This morning, I went to the ferreteria (hardware store) bright and early and got some pipe, and had them cut it in half - that would make it far easier to get home, as well as use for two separate posts. This meant they would be ten feet long, but I knew that the mud on the pond bottom would be so soft that it would not matter - I figured I would easily be able to push them into the mud as far as I needed to make them solid posts of the right height.

I had not much more than gotten home from the ferreteria when the owner of the cows drove up on his motorcycle with his eight-year old son on the back. He apologized for not being around last night (he was in Tilaran at the horse show), and we grabbed the pipe, my roll of barbed wire and my bag of fence staples and went to work, while his little boy went to work on some of the guava trees, eating the pulp surrounding the seeds. Cute little boy - and a surprisingly good cowherder, too.

As I had expected, it was no problem at all to push the pipe into the saturated ground six feet - leaving four-foot fence posts. We had to do no pounding at all. The owner of the cows was doing all the serious work - I was mostly just helping. In less than half an hour, he had both posts set, the barbed wire strung, and cleaned up the tools and moved to another weak spot the cows had not yet found. That one required setting a fence post of a limb laying nearby, and he quickly dug a hole, set the post in it, strung the wire, stapled it into place and it was done. As he fired up his motorcycle to drive away, I kidded him about being a modern cowboy, riding a Japanese horse. He got a laugh out of that. I enjoyed his quick response to my plight and thanked him for his help. And now it is back to tranquilo. I hope.

|| Scott Bidstrup, Nuevo Arenal, Costa Rica 12:21:37 PM

Sat, Apr 16 2005

A Change In The Weather?

Still tired out from the trip, I got up rather late this morning. I slept long and hard last night, and still it was not enough. But it was rain that finally woke me up.

It has been weeks since it has rained significantly, and I have been irrigating the garden from time to time to keep it thriving. It has been an unusually hot dry season, too, and that has added to the need to irrigate. I am beginning to wonder, as it has been raining all day, if this rain signals the end of the dry season. It is still warm, but dry season rains usually end quickly and with dry, sunny weather quickly returning. Not today. Periods of heavy rain interrupted by periods of drizzle, but it never did let up completely all day long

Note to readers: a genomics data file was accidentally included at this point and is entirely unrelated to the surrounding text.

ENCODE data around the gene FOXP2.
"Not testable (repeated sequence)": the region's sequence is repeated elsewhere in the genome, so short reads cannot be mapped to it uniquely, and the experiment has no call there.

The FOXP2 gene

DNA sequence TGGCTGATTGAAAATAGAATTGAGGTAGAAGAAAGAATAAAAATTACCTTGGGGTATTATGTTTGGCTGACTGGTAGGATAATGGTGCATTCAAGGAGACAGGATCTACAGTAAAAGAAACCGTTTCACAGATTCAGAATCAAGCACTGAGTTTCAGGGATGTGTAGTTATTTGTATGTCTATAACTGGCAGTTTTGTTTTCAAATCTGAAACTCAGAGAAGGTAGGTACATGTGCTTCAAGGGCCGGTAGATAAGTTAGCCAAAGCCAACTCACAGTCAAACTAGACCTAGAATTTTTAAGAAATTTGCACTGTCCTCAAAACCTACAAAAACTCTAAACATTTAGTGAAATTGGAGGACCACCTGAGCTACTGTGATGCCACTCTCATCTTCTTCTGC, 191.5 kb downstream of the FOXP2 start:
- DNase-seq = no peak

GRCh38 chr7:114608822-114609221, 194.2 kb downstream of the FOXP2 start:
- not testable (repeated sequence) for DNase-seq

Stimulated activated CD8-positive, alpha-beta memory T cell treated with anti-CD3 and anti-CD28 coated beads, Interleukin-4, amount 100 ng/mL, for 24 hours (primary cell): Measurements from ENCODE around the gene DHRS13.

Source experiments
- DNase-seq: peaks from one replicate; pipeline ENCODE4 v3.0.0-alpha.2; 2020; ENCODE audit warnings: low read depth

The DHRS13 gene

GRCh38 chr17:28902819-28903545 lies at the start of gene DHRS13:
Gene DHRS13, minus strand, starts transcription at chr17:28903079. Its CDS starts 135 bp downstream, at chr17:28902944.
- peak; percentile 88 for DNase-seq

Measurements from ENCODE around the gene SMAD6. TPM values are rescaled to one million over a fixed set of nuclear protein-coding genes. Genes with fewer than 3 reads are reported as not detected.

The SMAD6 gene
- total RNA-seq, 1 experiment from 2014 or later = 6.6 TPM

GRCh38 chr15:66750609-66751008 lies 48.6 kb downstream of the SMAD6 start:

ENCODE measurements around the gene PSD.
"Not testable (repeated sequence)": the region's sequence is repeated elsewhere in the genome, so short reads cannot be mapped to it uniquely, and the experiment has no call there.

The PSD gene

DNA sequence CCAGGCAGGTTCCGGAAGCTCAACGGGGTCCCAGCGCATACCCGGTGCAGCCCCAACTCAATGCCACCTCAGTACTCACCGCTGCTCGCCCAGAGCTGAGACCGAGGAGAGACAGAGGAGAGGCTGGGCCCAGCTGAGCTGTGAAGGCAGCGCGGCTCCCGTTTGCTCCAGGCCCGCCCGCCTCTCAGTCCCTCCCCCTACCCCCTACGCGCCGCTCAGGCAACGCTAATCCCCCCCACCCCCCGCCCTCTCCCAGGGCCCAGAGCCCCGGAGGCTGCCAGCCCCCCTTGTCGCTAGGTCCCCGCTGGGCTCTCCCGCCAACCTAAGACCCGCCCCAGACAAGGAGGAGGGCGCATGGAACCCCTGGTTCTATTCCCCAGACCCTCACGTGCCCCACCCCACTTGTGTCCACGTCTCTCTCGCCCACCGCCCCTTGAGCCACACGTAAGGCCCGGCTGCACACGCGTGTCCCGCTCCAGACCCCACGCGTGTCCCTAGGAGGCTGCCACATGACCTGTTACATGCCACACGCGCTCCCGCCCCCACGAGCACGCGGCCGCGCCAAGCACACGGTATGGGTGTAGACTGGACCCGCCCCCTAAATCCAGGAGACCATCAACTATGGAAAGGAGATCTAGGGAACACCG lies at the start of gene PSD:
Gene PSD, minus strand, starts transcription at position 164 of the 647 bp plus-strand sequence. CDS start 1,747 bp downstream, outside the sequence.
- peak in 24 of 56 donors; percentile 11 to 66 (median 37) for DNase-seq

We have had several periods of intense rain today, enough to give the lawn and garden the good soaking it needed. But the gardener and I had burned several piles of garbage yesterday and was not done, so I greeted the rain with mixed emotions. I still have two small piles to go, and now it will be at least a week before I can get to them, if at all this season. If the rains have begun in earnest, it will be next year before I will be able to burn.

Yesterday, I unpacked and did laundry from the trip. I had stopped at one of the many ropa Americana (American clothes) stores in Granada and bought some T-shirt seconds, as I have been running low. For $1.25 apiece, they're a bargain, and they keep me clothed for next to nothing. I bought four while in Granada. Looked for some new flip-flops too, but no cigar on that one. Should have asked around while at the bookstore, but didn't think to.

Today it was mostly getting caught up on email and blog entries. Been a long time coming and a lot of writing had backed up, needing to get done. It took most of the day. So that is now out of the way, and I can begin to relax a bit. Life in Arenal is getting back to normal for me. None too soon.

|| Scott Bidstrup, Nuevo Arenal, Costa Rica 06:26:14 PM

Thu, Apr 14 2005

Up And At 'Em

Well, today began early enough. Very early indeed. I had been promised a 4:30 wakeup by the security guard, but I was already awake and with the lights on by then, and so when it didn't come, I wasn't surprised.

I had a quick shower, brushed my teeth and shaved, dressed and packed, and was out the door by five. When I walked into the lobby, I woke up the guard, who let me out and sat with me on the front stoop until a cab came by. It didn't take long - within ten minutes, a cab pulled up and I got in and rode to the bus terminal.

As I am a rather anally retentive person about being early, it was not a surprise to me to be the first to arrive. Another passenger, a gringo, was waiting for a bus at the competitor's terminal across the street, so I went over and sat with him and talked, a more secure situation than sitting on the stoop of the bus terminal alone in the pitch-dark third-world streets of Granada. We had a good chat - he was a fellow from Las Vegas, also living in Costa Rica, and also doing a visa renewal. Soon, other passengers for my bus arrived and I went back across the street to wait for the bus. The ticket agent never did arrive to check us in, so when the bus arrived, the driver did the honors and escorted us to our seats. We were off before long, through the still-dark streets of Granada, working our way towards the border.